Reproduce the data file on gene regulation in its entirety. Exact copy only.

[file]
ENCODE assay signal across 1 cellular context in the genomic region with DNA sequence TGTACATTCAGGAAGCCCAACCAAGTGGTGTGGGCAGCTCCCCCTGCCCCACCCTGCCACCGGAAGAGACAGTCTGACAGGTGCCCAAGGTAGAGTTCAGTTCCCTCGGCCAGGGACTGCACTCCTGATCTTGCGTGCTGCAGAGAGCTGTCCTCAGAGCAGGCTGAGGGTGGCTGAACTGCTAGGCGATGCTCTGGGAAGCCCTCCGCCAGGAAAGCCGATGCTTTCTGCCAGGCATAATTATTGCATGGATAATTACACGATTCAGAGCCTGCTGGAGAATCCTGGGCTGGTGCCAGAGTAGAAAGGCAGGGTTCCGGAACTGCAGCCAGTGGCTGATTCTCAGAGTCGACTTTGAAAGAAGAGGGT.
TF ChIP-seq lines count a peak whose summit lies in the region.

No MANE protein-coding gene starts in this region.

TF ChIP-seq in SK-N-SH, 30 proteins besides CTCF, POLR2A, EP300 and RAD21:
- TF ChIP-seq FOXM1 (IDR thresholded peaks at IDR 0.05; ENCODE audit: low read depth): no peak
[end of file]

ENCODE assay signal across 1 cellular context in the genomic region with DNA sequence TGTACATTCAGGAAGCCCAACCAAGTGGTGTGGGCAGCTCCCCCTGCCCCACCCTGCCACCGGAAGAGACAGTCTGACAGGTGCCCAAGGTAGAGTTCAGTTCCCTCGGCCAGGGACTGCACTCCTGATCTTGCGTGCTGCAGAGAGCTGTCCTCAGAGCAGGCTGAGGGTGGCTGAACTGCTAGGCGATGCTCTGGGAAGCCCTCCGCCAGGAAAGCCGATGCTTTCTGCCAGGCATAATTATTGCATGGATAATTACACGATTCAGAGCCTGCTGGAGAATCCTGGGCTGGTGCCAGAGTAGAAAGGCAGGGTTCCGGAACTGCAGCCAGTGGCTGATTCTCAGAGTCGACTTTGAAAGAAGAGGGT.
TF ChIP-seq lines count a peak whose summit lies in the region.

No MANE protein-coding gene starts in this region.

TF ChIP-seq in SK-N-SH, 30 proteins besides CTCF, POLR2A, EP300 and RAD21:
- TF ChIP-seq FOXM1 (IDR thresholded peaks at IDR 0.05; ENCODE audit: low read depth): no peak